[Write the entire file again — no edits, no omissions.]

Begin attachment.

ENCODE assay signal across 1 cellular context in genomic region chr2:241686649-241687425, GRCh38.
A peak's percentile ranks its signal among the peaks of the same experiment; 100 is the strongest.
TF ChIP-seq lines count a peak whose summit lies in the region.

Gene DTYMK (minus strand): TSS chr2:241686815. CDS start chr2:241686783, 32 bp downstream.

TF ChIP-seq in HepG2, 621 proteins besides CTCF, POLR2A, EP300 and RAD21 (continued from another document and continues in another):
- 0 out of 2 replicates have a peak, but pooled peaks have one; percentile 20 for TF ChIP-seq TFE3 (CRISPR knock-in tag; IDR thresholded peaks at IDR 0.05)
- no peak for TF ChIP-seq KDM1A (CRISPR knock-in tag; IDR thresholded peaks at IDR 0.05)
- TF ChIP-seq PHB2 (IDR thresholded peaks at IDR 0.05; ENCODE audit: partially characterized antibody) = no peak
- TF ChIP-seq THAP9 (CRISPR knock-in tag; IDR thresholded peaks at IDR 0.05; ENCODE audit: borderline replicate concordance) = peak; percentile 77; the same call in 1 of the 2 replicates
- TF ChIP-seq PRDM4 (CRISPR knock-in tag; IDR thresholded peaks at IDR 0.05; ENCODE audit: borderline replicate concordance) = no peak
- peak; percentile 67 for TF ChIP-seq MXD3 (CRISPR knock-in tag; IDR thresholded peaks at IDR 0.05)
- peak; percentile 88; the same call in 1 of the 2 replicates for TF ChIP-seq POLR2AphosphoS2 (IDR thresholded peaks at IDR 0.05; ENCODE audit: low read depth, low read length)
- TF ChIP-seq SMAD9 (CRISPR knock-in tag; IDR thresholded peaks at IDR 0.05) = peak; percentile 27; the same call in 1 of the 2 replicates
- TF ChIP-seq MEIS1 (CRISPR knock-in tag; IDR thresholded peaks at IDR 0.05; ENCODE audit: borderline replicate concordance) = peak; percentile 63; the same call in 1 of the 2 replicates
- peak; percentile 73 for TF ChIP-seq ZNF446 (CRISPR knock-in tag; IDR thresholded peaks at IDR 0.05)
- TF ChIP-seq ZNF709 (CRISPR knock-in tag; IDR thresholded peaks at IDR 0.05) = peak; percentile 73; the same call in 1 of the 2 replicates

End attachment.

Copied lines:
ENCODE assay signal across 1 cellular context in genomic region chr2:241686649-241687425, GRCh38.
A peak's percentile ranks its signal among the peaks of the same experiment; 100 is the strongest.
TF ChIP-seq lines count a peak whose summit lies in the region.

Gene DTYMK (minus strand): TSS chr2:241686815. CDS start chr2:241686783, 32 bp downstream.

TF ChIP-seq in HepG2, 621 proteins besides CTCF, POLR2A, EP300 and RAD21 (continued from another document and continues in another):
- 0 out of 2 replicates have a peak, but pooled peaks have one; percentile 20 for TF ChIP-seq TFE3 (CRISPR knock-in tag; IDR thresholded peaks at IDR 0.05)
- no peak for TF ChIP-seq KDM1A (CRISPR knock-in tag; IDR thresholded peaks at IDR 0.05)
- TF ChIP-seq PHB2 (IDR thresholded peaks at IDR 0.05; ENCODE audit: partially characterized antibody) = no peak
- TF ChIP-seq THAP9 (CRISPR knock-in tag; IDR thresholded peaks at IDR 0.05; ENCODE audit: borderline replicate concordance) = peak; percentile 77; the same call in 1 of the 2 replicates
- TF ChIP-seq PRDM4 (CRISPR knock-in tag; IDR thresholded peaks at IDR 0.05; ENCODE audit: borderline replicate concordance) = no peak
- peak; percentile 67 for TF ChIP-seq MXD3 (CRISPR knock-in tag; IDR thresholded peaks at IDR 0.05)
- peak; percentile 88; the same call in 1 of the 2 replicates for TF ChIP-seq POLR2AphosphoS2 (IDR thresholded peaks at IDR 0.05; ENCODE audit: low read depth, low read length)
- TF ChIP-seq SMAD9 (CRISPR knock-in tag; IDR thresholded peaks at IDR 0.05) = peak; percentile 27; the same call in 1 of the 2 replicates
- TF ChIP-seq MEIS1 (CRISPR knock-in tag; IDR thresholded peaks at IDR 0.05; ENCODE audit: borderline replicate concordance) = peak; percentile 63; the same call in 1 of the 2 replicates
- peak; percentile 73 for TF ChIP-seq ZNF446 (CRISPR knock-in tag; IDR thresholded peaks at IDR 0.05)
- TF ChIP-seq ZNF709 (CRISPR knock-in tag; IDR thresholded peaks at IDR 0.05) = peak; percentile 73; the same call in 1 of the 2 replicates